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@github-actions github-actions released this 08 Sep 09:13
· 640 commits to master since this release

k6 v0.40.0 is here! This release includes:

  • Breaking changes to some undocumented and unintentional edge behaviors.
  • New experimental modules and first-class support for JavaScript classes.
  • Bugs and refactorings to pave the way for future features.

Finally, the Roadmap goes over the plans for the next cycles.

Breaking changes

  • #2632 During the refactoring to set tags to metric.add in the order they are provided, we discovered that you could provide tags as a key-value pair map multiple times in the same call. This was never the intended use and was never documented. As it was undocumented, and as such functionality makes no sense alongside every other API k6 has, we decided to remove this ability.
  • #2582 [For extensions using the event loop] Previously, if RegisterCallback result was called twice, the second call would silently break the event loop. This has never been expected behavior, and calling it twice is always a bug in the code using it. Now, calling the RegisterCallback result twice leads to a panic.
  • #2596 The tainted property of the Metric type is no longer outputted by the JSON output. That property was likely always going to have a false value as it was outputted at the beginning of the test.

Main module/script no longer pollutes the global scope #2571

During the ESM changes, we found that anything defined in the main module scope was also accessible globally. This was because it was directly evaluated in the global scope.
This has now been remedied and is no longer the case. This is a breaking change, but given that the whole point of modules (CommonJS or ESM) is to separate them, this is obviously rather a bug than a feature.

On that note, we've seen reports by people who have this global accessibility of the main module (intentionally or not). Still, it seems relatively rare, with only a few usages in a script. So if you need to access something globally, our suggested workaround is to set it explicitly on the global object globalThis.

k6/ws now respects the throw option #2247

k6/http has used the throw option to figure out whether it should throw an exception on errors or return a response object with an error set on it (and log it).

This functionality is finally also available for k6/ws, which previously would've always thrown an exception and thus involved more scripting in handling it (#2616).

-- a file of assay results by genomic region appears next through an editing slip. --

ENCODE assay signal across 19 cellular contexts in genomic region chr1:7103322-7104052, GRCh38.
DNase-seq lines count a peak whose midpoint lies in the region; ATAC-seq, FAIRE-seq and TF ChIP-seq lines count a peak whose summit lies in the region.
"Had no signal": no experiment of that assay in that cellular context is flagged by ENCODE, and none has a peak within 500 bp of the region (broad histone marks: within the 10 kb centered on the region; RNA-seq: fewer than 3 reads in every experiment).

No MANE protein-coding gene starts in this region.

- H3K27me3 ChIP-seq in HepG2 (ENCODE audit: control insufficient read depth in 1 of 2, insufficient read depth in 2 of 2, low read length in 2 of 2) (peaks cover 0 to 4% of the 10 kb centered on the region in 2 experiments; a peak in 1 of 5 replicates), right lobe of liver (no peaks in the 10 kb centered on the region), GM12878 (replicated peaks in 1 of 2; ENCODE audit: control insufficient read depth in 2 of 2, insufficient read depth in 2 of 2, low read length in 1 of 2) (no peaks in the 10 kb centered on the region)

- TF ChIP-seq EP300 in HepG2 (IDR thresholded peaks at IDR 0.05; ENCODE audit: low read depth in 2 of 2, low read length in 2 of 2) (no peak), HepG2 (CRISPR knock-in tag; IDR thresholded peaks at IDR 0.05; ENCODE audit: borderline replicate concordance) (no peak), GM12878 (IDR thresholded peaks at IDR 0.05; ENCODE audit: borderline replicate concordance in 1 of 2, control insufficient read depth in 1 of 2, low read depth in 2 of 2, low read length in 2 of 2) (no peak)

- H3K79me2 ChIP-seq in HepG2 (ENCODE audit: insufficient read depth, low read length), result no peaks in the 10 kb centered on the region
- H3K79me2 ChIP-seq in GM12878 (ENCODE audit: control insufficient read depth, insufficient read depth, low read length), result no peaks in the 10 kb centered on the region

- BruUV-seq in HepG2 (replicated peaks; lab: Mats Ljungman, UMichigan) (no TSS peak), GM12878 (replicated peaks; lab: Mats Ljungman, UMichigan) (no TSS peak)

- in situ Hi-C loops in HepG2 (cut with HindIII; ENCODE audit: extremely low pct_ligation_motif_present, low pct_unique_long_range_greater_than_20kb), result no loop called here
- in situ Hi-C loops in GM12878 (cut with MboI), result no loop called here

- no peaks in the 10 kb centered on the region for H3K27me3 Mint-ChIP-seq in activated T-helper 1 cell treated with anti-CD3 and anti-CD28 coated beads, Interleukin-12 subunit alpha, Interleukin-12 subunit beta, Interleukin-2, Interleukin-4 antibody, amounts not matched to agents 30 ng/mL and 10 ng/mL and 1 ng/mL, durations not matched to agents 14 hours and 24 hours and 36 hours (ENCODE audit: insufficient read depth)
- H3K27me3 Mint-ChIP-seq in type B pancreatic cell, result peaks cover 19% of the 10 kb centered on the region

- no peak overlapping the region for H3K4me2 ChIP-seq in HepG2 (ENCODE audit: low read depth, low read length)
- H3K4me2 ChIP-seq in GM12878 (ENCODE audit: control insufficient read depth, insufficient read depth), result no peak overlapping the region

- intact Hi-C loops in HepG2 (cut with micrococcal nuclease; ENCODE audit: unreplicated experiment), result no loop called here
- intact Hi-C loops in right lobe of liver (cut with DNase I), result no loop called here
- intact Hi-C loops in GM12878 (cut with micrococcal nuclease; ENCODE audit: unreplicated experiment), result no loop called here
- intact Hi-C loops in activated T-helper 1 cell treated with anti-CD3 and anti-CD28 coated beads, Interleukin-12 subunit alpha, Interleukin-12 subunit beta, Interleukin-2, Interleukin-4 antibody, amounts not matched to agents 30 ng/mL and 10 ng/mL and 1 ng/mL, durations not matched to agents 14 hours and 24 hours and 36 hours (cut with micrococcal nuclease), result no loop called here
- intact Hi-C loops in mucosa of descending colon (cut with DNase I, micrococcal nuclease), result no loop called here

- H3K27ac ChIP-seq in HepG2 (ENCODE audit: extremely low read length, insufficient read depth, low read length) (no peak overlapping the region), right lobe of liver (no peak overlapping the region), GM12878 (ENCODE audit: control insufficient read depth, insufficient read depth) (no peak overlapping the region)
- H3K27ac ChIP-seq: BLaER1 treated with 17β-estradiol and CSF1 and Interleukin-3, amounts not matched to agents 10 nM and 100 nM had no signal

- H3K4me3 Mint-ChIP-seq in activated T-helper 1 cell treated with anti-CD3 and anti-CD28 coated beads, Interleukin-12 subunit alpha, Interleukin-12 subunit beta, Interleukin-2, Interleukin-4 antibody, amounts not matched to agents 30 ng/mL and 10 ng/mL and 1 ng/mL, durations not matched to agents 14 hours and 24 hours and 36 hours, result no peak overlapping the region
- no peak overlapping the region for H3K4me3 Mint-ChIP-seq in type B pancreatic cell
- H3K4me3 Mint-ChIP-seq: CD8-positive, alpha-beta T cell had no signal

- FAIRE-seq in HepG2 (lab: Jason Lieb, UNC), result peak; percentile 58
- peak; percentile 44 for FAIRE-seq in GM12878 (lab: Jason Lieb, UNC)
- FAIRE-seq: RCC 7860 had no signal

This is a minor breaking change. By default, throw is false, so it now no longer throws an exception but instead returns a Response with error property.

Thank you, @fatelei, for making this change!

New Features

Experimental modules #2630 and #2656

As mentioned in the v0.39.0 release notes, we're happy to announce that this release brings experimental modules. The main idea behind this initiative is to get community feedback earlier, which will help us improve them faster. We encourage you to try experimental modules out and provide feedback through the community forums or GitHub issues.

This release contains three experimental modules:

Important to highlight that the k6 team does not guarantee backward compatibility for these modules and may change or remove them altogether. Also, their import paths, starting with k6/experimental, will break when the modules stop being experimental. Of course, we are going to try to limit those breaking changes to a minimum and, when possible, do them in a backward compatible way for at least a version.

Redis example

Here is a fairly big example using xk6-redis as an experimental module to keep track of data in Redis:

import { check } from "k6";
import http from "k6/http";
import redis from "k6/experimental/redis"; // this will be `k6/x/redis` if you are using it as extension
import { textSummary } from "";

export const options = {
  scenarios: {
    usingRedisData: {
      executor: "shared-iterations",
      vus: 10,
      iterations: 200,
      exec: "measureUsingRedisData",

// Instantiate a new redis client
const redisClient = new redis.Client({
  addrs: __ENV.REDIS_ADDRS.split(",") || new Array("localhost:6379"), // in the form of "host:port", separated by commas
  password: __ENV.REDIS_PASSWORD || "",

// Prepare an array of crocodile ids for later use
// in the context of the measureUsingRedisData function.
const crocodileIDs = new Array(0, 1, 2, 3, 4, 5, 6, 7, 8, 9);

export function setup() {
  redisClient.sadd("crocodile_ids", ...crocodileIDs);

export function measureUsingRedisData() {
  // Pick a random crocodile id from the dedicated redis set,
  // we have filled in setup().
    .then((randomID) => {
      const url = `${randomID}`;
      const res = http.get(url);

      check(res, {
        "status is 200": (r) => r.status === 200,
        "content-type is application/json": (r) =>
          r.headers["Content-Type"] === "application/json",

      return url;
    .then((url) => redisClient.hincrby("k6_crocodile_fetched", url, 1));

export function teardown() {

export function handleSummary(data) {
    .then((fetched) => Object.assign(data, { k6_crocodile_fetched: fetched }))